Kathleen Collins

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Kathleen Collins (March 18, 1942 – September 18, 1988) (also known as Kathleen Conwell, Kathleen Conwell Collins or Kathleen Collins Prettyman) was an African-American playwright, writer, filmmaker, director, and educator from Jersey City, New Jersey.[1][2] She is considered to have "changed the face and content of the black womanist film" and to be the first black American woman to produce a feature-length film.[3] Influenced by Lorraine Hansberry, she wrote about African-American subjects as human beings rather than solely as subjects of race.[4]


Collins graduated from Skidmore College in 1963 and Paris-Sorbonne University in Paris in 1966 with an MA in French literature and cinema.[1][5]


Kathleen Collins joined the faculty of City College at the City University of New York and became a professor of film history and screenwriting, where cinematographer Ronald Gray encouraged her to go ahead with a screenplay she had adapted from a Henry Roth short story. That film became The Cruz Brothers and Mrs. Malloy, which eventually won First Prize at the Sinking Creek Film Festival. This was followed in 1982 by Losing Ground (starring Seret Scott, Bill Gunn, and Duane Jones), which she wrote and directed. Losing Ground was the first feature-length drama directed by a black American woman[6] and won First Prize at the Figueroa International Film Festival in Portugal, garnering much international acclaim. Both films were shot in Rockland County, New York, and are currently being distributed by Milestone Films.

Collins wrote many other plays and screenplays, but her two most well-known theatrical plays are In the Midnight Hour (1981) and The Brothers (1982), both of which are available through Samuel French. Themes frequently explored in her work are issues of marital malaise, male dominance and impotence, freedom of expression and intellectual pursuit, and her protagonists are cited as "typically self-reflective women who move from a state of subjugation to empowerment."[4]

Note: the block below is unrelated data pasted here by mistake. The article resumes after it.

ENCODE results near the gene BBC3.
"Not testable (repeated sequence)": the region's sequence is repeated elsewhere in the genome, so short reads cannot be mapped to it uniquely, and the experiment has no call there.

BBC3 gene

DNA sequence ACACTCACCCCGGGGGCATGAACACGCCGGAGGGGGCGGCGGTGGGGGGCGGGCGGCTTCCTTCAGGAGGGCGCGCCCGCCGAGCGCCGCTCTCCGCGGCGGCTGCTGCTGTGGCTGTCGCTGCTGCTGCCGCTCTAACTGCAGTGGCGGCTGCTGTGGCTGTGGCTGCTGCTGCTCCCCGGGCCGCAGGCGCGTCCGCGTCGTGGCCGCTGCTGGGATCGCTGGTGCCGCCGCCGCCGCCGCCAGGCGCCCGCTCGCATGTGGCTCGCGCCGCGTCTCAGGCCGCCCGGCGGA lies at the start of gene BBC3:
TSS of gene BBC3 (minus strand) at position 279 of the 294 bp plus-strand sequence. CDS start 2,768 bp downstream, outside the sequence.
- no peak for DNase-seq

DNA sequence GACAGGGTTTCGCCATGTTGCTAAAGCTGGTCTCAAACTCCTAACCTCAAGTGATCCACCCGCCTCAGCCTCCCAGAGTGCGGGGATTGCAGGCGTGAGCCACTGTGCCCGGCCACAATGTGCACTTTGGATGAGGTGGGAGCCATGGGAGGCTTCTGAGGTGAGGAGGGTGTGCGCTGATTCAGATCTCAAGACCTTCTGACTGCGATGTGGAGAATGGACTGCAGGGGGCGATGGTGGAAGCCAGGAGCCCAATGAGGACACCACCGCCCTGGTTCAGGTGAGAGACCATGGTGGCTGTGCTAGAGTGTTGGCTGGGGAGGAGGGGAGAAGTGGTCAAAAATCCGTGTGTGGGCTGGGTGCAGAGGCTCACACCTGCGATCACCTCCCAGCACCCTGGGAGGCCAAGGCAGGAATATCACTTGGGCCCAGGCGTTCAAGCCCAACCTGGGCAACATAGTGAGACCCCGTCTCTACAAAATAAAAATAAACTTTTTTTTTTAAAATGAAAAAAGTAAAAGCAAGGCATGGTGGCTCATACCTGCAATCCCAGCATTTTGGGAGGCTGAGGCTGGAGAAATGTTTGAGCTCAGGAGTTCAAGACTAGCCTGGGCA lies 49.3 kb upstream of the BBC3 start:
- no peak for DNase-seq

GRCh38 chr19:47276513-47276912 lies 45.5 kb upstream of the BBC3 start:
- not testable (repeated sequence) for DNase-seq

1. ^ a b Andrews, William L.; Foster, Frances Smith; Harris, Trudier (15 February 2001). The Concise Oxford Companion to African American Literature. Oxford University Press. p. 79. ISBN 978-0-19-513883-2. Retrieved 28 August 2012. 
  2. ^ Nelson, Emmanuel Sampath (2004). African American Dramatists: An A-To-Z Guide. Greenwood Publishing Group. p. 102. ISBN 978-0-313-32233-4. Retrieved 28 August 2012. 
  3. ^ Page, Yolanda Williams (30 January 2007). Encyclopedia of African American Women Writers. Greenwood Publishing Group. p. 106. ISBN 978-0-313-33429-0. Retrieved 28 August 2012. 
  4. ^ a b Nelson, Emmanuel Sampath (2005). The Greenwood Encyclopedia of Multiethnic American Literature: A - C. Greenwood Publishing Group. p. 482. ISBN 978-0-313-33060-5. Retrieved 28 August 2012. 
  5. ^ Carson, Clayborne (1960). The Student Voice, 1960-1965: Periodical of the Student Nonviolent Coordinating Committee. Greenwood Publishing Group. p. 57. ISBN 978-0-88736-323-8. Retrieved 28 August 2012. 
  6. ^ George, Nelson (2004). Post-Soul Nation: The Explosive, Contradictory, Triumphant, and Tragic 1980s as Experienced by African Americans {Previously Known as Blacks and Before That Negroes}. Viking. p. 37. ISBN 0670032751. 

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